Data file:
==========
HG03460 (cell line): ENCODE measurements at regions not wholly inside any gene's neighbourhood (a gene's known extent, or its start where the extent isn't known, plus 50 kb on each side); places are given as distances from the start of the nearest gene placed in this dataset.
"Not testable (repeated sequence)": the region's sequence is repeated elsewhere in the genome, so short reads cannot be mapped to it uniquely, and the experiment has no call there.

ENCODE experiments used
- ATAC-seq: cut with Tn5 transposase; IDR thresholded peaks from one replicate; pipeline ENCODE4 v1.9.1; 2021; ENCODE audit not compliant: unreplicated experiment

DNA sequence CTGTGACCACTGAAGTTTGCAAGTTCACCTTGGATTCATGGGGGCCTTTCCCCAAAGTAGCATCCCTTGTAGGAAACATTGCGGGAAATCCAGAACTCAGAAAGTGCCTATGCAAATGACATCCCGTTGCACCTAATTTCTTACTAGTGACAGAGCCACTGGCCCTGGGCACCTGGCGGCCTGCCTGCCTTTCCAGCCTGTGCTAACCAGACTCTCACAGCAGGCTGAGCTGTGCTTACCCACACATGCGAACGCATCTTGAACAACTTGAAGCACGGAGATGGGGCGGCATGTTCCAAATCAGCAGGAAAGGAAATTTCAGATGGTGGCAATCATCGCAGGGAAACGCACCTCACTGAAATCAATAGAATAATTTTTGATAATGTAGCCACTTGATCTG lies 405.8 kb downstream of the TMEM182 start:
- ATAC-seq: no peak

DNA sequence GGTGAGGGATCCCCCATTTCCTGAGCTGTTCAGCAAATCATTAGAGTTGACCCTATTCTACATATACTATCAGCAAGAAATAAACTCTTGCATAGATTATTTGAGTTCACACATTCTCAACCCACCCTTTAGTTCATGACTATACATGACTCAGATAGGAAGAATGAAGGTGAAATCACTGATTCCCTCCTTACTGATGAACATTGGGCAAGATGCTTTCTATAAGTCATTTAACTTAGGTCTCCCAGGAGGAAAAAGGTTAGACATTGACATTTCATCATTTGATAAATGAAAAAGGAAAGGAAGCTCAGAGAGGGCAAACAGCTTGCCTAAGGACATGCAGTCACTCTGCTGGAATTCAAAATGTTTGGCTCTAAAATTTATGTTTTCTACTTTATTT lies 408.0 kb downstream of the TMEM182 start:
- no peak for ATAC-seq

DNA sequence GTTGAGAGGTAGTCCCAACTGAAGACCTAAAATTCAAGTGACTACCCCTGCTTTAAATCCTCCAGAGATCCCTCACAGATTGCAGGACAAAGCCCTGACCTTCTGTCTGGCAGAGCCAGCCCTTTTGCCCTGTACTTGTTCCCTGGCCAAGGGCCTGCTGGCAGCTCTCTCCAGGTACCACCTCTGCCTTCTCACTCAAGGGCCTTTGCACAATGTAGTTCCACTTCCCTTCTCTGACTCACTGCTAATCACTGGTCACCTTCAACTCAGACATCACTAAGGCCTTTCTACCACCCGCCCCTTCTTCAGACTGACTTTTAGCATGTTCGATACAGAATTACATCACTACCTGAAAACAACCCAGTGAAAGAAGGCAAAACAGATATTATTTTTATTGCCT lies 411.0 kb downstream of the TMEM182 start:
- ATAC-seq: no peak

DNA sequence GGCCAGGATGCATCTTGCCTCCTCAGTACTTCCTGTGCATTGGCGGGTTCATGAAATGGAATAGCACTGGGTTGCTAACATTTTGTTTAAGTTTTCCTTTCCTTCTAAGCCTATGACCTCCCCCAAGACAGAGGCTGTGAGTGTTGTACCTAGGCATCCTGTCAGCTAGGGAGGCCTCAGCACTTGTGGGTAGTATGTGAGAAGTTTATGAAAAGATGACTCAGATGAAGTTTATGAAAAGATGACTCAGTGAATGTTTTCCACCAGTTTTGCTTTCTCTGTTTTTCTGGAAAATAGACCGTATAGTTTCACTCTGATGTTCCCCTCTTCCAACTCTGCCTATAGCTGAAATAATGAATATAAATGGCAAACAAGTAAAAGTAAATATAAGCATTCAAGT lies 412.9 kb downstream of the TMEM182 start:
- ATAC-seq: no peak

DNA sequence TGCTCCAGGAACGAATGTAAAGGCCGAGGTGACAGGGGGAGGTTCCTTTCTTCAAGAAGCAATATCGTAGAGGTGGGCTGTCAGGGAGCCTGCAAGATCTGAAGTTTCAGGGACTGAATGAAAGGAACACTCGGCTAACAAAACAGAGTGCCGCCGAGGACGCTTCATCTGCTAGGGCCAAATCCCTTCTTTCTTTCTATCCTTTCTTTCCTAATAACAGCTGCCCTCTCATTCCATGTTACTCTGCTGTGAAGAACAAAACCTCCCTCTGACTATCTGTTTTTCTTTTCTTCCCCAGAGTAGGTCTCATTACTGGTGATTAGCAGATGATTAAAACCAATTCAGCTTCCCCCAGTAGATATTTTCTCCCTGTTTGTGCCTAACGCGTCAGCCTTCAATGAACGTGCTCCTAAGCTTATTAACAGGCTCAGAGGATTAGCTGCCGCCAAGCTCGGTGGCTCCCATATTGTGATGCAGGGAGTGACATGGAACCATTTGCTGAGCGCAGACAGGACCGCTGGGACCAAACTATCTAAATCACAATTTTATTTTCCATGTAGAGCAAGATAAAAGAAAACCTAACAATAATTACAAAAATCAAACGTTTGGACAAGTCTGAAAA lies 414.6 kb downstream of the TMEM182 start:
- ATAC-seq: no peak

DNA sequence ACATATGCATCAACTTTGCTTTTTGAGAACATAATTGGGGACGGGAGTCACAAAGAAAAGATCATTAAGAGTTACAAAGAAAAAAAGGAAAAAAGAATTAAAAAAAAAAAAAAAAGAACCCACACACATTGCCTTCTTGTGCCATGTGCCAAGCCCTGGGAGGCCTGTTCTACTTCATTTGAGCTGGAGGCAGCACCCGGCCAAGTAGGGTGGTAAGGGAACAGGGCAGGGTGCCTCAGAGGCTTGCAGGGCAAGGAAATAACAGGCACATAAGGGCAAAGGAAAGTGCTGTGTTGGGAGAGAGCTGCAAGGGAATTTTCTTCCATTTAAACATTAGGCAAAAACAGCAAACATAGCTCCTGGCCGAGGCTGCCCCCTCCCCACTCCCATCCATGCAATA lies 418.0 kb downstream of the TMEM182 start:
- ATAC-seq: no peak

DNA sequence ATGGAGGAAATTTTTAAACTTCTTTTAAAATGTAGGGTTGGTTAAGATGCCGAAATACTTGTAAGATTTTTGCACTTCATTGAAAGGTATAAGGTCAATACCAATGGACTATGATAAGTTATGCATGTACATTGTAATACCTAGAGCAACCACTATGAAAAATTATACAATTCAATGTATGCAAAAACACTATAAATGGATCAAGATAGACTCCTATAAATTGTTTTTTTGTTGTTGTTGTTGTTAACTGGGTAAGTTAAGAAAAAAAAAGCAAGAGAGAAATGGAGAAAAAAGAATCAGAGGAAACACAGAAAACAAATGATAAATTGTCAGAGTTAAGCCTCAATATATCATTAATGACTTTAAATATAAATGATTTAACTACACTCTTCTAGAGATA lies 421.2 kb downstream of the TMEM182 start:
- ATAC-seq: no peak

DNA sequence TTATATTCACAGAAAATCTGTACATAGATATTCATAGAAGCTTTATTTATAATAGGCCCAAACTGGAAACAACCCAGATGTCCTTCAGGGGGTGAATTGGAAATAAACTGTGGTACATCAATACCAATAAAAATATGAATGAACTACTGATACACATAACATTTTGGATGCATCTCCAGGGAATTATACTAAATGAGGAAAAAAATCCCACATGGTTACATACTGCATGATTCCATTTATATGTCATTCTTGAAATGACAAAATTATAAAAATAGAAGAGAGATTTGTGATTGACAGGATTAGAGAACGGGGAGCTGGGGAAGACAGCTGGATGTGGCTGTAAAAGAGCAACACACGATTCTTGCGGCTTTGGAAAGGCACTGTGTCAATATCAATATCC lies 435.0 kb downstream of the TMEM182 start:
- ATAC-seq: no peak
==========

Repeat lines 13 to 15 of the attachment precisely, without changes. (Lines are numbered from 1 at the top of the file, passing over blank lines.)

DNA sequence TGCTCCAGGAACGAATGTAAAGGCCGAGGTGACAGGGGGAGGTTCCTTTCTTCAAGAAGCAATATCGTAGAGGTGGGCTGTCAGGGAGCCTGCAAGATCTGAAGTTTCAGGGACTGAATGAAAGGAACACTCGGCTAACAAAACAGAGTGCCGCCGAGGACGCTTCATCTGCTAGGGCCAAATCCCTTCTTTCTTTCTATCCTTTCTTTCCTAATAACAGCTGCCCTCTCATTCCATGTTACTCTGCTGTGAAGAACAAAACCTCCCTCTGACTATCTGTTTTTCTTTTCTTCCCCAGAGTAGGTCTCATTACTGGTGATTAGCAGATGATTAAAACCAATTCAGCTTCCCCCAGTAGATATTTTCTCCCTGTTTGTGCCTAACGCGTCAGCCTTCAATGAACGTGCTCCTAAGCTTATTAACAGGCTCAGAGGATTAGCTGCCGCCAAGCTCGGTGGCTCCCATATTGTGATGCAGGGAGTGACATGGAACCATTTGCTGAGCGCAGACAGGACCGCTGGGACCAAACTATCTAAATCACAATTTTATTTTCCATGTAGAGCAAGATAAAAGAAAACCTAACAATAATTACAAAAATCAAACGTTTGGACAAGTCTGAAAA lies 414.6 kb downstream of the TMEM182 start:
- ATAC-seq: no peak

DNA sequence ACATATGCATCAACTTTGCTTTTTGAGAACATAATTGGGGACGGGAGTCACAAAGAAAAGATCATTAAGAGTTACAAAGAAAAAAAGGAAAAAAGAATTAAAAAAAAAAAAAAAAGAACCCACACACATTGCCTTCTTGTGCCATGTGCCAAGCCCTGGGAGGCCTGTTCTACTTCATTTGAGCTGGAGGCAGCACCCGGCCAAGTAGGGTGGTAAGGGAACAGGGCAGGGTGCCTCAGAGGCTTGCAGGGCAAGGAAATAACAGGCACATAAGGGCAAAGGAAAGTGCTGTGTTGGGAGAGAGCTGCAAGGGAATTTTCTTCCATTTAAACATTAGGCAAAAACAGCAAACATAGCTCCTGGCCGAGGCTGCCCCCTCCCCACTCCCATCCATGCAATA lies 418.0 kb downstream of the TMEM182 start: